The letters and diaries of Lieutenant Philip R. Woodcock
121st Regiment, New York State Infantry
"Upton's Regulars"
September 4, 1862-November 9, 1865

Monday, June 23, 2014

Picket Station, Potomac River, Oct 7, 1872

Last week, I jumped ahead to Spotsylvania and Philip's letters of that time period.  You got a small glimpse of the Philip of the future and how hardened he had become after fighting for over two years.  As you read today's post, you'll return to the newly mustered in Sergeant and continue on his journey which picks up with a lengthy letter written to Roby from a picket station near the Potomac River on October 7, 1862.  

(A quick definition for what a picket station is:  Picket - An advance outpost or guard for a large force was called a picket. Ordered to form a scattered line far in advance of the main army's encampment, but within supporting distance, a picket guard was made up of a lieutenant, 2 sergeants, 4 corporals, and 40 privates from each regiment. Picket duty constituted the most hazardous work of infantrymen in the field. Being the first to feel any major enemy movement, they were also the first liable to be killed, wounded, or captured. The most likely targets of snipers, Picket duty, by regulation, was rotated regularly in a regiment.--Thanks to Civil War Home for this definition.)

And now his letter of Tuesday the 7th:

"My Dear Wife

At last I have had the pleasure of hearing from you ~ I have just got your letter from Troy ~ so you probably did not get those letters that I wrote to you & sent to Springfield while I was in battle & encamped on the Battle field ~ as it has turned out now I am glad of it for every one I wrote for a week or so then I did not know as I ever should write another ~ We passed through some awful times from Rockville to Sharpsburg through South Mountain Pass, Antietam Creek to Williamsport ~ our Regular Camp is now on Antietam Battlefield but we were brought here on the Potomac yesterday to do picket duty [.] We are having genuine fun too ~ it is exciting & just dangerous enough to be pleasant & we are in a nice cool pleasant place but I suppose we shall have to go back tomorrow [.] A detachment of 42 men was given me ~ the first one of the Sergeants to Post on Picket ~ it was fun I tell you [.] I posted about 30 of them on the Canal & River & took the rest of them on the other side at the Dam and went as far as the Rebel Pickets would let us go without shooting at us and posted them along 3 on a Picket ~ The Enemys Pickets signaled me to come over there but they would not let me come with my gun & I declined the kind offer ~"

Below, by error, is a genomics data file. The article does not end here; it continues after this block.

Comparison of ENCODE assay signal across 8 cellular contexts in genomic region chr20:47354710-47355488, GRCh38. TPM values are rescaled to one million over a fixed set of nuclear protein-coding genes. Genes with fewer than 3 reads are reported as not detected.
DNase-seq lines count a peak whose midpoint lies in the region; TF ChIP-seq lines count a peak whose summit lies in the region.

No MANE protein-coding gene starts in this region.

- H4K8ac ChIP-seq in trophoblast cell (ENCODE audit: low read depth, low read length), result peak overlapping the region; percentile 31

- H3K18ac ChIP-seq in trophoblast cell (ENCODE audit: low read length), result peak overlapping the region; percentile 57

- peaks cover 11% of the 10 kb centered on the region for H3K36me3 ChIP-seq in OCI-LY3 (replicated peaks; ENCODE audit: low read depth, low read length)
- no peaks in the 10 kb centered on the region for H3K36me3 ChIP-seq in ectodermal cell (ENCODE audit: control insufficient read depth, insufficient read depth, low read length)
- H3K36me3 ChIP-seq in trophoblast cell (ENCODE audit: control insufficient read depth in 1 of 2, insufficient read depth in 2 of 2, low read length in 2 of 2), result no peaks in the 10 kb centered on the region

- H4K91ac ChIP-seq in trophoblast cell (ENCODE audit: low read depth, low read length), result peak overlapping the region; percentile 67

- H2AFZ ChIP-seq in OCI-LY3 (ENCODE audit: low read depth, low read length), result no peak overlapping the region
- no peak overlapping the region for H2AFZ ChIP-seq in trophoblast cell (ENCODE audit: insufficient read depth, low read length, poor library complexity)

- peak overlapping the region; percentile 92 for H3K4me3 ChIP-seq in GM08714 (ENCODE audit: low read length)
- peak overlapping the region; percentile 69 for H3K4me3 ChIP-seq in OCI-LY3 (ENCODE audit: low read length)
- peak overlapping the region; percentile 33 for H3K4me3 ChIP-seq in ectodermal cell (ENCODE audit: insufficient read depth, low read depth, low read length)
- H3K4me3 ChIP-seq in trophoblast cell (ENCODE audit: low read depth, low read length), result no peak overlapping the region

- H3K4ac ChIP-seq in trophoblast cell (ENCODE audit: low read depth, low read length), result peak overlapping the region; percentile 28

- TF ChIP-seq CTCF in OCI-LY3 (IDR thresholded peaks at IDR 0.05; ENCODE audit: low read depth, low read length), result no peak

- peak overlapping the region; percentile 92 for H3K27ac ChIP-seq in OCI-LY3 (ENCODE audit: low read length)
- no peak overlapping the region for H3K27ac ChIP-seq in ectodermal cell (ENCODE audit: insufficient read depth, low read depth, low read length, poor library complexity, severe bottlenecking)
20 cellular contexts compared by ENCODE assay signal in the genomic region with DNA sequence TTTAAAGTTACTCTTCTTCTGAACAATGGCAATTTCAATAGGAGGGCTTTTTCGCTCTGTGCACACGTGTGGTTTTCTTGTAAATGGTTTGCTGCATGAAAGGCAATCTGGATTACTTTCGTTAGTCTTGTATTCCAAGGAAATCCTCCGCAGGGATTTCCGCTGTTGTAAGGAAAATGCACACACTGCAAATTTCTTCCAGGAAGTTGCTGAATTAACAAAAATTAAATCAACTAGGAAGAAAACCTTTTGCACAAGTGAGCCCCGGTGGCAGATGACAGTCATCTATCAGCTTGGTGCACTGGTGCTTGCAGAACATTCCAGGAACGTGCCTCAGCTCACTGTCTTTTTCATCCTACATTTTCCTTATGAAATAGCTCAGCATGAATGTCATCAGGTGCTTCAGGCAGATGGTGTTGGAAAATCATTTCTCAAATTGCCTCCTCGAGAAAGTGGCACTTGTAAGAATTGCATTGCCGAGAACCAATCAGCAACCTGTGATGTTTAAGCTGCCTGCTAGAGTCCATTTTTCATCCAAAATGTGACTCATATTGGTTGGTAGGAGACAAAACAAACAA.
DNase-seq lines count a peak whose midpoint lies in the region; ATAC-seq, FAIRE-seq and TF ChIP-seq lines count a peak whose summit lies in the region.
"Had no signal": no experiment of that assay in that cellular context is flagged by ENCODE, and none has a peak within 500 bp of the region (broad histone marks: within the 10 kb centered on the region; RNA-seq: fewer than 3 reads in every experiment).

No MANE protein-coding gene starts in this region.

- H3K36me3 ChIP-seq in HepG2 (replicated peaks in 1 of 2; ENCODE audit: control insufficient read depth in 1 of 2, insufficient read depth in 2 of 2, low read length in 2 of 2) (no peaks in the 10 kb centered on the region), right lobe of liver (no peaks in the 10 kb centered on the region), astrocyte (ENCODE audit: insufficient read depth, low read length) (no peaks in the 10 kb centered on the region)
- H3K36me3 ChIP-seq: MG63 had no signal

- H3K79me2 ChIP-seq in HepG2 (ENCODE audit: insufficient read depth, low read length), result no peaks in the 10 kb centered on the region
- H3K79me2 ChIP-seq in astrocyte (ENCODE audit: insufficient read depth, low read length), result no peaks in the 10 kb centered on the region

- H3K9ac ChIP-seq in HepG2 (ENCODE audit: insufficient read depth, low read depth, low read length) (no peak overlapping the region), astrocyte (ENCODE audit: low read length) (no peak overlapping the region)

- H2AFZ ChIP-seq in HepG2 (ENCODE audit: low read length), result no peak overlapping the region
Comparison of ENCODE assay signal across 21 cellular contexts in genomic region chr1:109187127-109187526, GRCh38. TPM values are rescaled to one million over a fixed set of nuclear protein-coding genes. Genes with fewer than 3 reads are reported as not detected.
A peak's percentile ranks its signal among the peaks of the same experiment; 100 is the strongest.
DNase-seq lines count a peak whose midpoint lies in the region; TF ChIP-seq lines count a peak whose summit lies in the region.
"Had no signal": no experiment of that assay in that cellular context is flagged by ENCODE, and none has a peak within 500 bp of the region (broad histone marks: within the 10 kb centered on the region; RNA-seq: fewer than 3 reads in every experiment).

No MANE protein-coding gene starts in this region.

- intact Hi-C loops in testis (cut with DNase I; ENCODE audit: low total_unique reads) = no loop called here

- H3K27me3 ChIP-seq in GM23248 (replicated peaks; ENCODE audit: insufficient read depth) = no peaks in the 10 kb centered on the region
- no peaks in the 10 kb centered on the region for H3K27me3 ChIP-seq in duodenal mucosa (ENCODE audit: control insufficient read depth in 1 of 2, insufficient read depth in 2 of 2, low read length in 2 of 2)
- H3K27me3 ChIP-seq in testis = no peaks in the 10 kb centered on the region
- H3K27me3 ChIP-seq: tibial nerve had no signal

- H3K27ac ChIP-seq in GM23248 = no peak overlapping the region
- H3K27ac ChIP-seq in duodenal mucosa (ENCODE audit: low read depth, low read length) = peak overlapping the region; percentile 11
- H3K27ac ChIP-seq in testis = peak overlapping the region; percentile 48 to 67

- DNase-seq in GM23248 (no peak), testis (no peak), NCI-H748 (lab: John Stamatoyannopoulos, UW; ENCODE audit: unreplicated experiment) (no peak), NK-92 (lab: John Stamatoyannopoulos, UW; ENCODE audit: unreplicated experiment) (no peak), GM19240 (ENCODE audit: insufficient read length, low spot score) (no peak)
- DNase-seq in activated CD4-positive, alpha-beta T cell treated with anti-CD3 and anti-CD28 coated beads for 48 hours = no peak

I admit, I smiled at that light-hearted entry....

"I am glad the murderous practice of Skirmishing has been forbidden for now we can lay here perfectly quiet though we are liable to an attack any moment & our force behind us are concealed [.] The Rebels are but a short distance from us & their Pickets are but a few Rods from ours so the[y] talk to each other but for a day or two they do not come over as they did at first [.] What that signifies I do not know ~ I have been been [sic] relieved so I have not any thing to do now untill tomorrow morning [.] We are living pretty good ~ "

The relief in his letter for a small break is evident. He goes on to describe a delicious breakfast:

" I want to tell you what kind of Breakfast I had this morning ~ you see I was in command of the Pickets & I had my headquarters at a little Canal house where there was a white woman ~ the first one I have spoken to almost since I left home [,] yesterday I got some biscuits of hers & this morning I took breakfast ~ I actually eat of a plate & table & drank out of a tea cup & used a knife and fork ~ the first I have done in one months ~ it seemed so much like home that I made myself entirely so [.] We had bread & Apple Butter Molasses, Mutton, Beef & Pork, Apple Sauce &c ~ I eat untill I was felt uncomfortable all for it & it will last me all day I guess ~ O.C. Parsons said I eat more than I usually did in a week at Camp & I believe it too for my appetite is not very good..."

Tomorrow, I'll continue the letter with his description of his appearance.


150 years ago today on June 23rd, 1864, Philip was 3 miles south of Petersburg, VA.  A small excerpt from his letter observes: "Petersburg is a City of considerable size ~ we could count 7 steeples in it ~ we crossed the Appotomax River on Pontoons [.] They have some heavy works and we also have some ~ we were on the front Line & they throwed mortar Shells into us but it did not hurt many ~ only wounded 3 or 4 ~ after dark we could see them & could get ourself out of range ~ they scare us worse than bullets ~ we can't tell where the pieces fly...."

Come back for tomorrow's entry "The Dirty Soldier"!

Hope to see you then!

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